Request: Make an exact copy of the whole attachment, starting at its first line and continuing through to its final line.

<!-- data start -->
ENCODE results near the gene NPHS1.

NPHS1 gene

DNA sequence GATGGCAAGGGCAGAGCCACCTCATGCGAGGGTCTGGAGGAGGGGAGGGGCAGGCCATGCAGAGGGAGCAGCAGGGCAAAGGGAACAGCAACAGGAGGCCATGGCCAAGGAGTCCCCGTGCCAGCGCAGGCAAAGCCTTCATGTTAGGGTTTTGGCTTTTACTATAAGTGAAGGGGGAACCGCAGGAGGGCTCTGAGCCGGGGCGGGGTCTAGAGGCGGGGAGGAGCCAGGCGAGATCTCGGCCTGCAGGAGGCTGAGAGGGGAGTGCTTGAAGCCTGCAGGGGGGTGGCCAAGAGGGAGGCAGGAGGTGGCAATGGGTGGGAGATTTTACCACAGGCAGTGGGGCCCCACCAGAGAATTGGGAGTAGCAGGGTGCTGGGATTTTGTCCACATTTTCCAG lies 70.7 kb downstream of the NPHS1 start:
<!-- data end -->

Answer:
ENCODE results near the gene NPHS1.

NPHS1 gene

DNA sequence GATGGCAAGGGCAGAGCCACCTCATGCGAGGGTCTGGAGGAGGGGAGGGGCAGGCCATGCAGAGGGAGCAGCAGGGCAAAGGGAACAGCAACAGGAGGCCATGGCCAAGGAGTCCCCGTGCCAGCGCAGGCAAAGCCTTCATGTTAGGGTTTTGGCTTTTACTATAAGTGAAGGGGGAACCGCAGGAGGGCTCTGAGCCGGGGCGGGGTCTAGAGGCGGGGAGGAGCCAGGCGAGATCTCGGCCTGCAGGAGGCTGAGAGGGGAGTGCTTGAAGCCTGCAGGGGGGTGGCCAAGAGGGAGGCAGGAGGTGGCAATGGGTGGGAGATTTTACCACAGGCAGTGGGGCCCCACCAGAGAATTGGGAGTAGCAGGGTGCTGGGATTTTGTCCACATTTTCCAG lies 70.7 kb downstream of the NPHS1 start: